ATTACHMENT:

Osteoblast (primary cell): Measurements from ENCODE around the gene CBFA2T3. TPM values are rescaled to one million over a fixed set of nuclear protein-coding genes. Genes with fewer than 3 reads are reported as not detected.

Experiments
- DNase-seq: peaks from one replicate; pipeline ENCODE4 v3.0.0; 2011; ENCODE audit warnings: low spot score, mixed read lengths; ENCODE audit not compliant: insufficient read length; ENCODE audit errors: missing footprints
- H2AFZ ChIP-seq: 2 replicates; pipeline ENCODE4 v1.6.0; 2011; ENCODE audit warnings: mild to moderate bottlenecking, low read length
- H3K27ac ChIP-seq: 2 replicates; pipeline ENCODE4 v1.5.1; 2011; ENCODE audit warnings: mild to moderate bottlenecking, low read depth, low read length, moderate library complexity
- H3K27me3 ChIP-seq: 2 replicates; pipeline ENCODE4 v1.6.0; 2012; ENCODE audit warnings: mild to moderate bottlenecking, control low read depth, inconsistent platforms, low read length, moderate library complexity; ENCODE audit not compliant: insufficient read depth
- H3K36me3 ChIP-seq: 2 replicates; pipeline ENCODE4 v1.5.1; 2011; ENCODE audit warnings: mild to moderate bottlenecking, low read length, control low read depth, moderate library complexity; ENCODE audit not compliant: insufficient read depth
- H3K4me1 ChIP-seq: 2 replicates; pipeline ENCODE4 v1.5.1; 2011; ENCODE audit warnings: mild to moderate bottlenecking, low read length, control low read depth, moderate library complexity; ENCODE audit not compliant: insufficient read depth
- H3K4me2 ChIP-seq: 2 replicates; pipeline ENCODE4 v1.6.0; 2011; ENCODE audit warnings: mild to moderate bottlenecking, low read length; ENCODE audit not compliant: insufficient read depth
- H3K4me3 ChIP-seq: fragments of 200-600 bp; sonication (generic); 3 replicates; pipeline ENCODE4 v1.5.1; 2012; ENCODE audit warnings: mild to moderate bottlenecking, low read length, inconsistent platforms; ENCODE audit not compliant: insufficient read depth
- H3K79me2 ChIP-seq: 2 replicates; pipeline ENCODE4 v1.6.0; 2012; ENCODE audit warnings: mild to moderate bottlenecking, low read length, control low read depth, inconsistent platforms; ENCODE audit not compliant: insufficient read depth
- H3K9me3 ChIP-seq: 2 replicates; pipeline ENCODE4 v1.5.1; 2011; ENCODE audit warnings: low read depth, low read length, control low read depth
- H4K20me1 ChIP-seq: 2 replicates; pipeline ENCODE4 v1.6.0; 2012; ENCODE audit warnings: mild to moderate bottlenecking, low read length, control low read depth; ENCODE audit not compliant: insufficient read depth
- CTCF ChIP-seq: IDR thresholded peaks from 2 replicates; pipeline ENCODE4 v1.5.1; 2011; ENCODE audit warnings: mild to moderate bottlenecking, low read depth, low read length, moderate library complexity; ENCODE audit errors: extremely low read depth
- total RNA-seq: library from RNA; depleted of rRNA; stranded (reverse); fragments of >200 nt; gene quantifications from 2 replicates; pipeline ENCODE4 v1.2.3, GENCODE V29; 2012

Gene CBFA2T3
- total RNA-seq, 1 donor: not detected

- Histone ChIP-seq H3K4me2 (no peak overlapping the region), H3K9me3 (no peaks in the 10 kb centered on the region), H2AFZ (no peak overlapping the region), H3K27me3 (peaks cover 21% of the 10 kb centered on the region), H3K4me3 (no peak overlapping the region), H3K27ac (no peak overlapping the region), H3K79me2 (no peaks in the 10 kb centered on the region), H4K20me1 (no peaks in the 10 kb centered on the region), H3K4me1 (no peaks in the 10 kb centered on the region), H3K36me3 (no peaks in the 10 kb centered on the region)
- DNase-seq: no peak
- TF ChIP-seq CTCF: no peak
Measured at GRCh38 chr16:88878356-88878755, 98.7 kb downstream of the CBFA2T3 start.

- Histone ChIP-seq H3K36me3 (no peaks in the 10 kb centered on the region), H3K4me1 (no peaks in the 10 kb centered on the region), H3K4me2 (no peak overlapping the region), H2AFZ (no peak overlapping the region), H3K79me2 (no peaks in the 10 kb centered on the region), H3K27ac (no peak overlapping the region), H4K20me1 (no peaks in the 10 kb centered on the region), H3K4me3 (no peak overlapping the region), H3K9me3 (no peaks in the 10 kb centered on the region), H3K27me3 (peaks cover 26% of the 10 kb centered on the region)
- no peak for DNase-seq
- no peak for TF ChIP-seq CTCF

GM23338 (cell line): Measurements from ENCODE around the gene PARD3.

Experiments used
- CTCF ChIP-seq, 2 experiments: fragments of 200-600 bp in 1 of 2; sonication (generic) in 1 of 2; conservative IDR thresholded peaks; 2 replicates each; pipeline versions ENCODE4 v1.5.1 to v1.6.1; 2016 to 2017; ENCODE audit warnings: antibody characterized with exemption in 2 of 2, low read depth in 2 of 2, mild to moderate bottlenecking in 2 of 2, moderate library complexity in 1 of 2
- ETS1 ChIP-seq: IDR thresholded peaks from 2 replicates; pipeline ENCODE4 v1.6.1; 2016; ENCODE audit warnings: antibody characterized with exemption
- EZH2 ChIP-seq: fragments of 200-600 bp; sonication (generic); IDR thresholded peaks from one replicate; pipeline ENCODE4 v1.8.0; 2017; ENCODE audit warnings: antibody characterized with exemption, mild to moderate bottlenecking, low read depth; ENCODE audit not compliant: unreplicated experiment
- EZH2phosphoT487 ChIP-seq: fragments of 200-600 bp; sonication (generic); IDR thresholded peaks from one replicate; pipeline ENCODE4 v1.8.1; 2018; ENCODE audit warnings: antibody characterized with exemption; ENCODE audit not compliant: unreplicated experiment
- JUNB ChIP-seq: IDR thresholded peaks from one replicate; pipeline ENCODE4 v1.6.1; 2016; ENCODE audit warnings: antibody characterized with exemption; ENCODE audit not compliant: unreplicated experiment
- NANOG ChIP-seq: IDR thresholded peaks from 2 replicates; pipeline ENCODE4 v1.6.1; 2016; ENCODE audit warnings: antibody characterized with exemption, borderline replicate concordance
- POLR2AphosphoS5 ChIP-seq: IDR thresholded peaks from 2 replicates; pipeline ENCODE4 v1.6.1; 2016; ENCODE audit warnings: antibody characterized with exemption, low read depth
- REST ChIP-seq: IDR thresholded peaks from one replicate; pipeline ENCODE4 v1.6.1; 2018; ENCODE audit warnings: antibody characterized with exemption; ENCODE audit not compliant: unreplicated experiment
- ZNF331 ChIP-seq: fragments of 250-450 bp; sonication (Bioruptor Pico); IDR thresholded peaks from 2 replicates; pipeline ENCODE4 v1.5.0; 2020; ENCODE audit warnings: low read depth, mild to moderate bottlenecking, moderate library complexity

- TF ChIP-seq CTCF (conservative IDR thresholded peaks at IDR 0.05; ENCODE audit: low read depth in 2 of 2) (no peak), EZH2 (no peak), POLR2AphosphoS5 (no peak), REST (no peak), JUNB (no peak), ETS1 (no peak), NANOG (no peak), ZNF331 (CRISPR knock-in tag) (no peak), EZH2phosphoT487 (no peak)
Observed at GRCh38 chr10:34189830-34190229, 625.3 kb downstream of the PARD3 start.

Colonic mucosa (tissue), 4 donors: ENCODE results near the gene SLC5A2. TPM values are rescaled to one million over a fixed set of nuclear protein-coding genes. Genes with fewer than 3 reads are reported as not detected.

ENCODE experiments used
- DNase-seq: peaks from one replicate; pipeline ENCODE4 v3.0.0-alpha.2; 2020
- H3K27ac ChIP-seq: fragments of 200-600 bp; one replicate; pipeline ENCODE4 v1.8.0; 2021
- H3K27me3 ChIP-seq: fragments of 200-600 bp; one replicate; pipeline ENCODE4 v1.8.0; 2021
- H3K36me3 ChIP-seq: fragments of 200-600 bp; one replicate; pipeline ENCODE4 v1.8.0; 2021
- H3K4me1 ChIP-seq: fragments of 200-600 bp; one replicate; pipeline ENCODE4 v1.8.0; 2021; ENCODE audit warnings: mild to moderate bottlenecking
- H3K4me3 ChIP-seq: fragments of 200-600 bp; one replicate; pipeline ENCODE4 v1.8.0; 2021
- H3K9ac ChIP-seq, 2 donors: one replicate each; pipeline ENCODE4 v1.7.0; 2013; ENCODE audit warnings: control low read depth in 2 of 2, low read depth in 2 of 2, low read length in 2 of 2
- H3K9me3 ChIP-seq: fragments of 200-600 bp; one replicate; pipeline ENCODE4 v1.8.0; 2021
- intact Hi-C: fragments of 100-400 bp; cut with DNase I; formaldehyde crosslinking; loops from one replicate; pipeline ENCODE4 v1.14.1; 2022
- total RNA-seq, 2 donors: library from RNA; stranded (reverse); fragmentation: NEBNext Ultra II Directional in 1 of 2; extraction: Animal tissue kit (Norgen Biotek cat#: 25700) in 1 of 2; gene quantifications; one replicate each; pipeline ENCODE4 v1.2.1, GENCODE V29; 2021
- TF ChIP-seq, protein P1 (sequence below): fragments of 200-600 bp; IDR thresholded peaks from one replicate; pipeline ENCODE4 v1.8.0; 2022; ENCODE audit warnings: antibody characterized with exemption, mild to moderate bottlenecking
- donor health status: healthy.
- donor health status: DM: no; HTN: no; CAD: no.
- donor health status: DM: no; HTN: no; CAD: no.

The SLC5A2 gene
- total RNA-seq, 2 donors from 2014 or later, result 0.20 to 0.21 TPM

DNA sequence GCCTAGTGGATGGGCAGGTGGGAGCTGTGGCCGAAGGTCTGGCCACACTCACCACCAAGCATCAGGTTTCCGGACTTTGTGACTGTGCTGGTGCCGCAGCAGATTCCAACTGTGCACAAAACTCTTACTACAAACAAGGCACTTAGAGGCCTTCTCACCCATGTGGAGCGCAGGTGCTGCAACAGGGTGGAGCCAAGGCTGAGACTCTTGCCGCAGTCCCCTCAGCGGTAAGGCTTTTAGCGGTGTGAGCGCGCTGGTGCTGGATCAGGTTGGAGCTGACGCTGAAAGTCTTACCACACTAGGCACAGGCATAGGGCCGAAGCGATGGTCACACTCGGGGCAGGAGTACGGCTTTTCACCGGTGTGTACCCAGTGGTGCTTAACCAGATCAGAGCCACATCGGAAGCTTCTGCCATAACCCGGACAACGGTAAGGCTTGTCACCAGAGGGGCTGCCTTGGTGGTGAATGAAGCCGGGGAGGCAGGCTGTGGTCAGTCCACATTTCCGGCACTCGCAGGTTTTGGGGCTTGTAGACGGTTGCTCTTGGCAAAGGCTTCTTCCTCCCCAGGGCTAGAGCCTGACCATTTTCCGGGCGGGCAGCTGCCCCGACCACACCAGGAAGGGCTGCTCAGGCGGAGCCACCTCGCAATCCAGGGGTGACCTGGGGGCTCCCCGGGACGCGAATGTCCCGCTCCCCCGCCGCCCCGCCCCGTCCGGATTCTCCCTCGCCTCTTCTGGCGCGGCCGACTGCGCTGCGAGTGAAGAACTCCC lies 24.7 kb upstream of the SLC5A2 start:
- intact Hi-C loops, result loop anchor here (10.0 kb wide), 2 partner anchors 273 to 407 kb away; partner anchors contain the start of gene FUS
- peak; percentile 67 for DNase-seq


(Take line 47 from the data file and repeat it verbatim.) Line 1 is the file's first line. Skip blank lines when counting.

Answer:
- H3K9me3 ChIP-seq: fragments of 200-600 bp; one replicate; pipeline ENCODE4 v1.8.0; 2021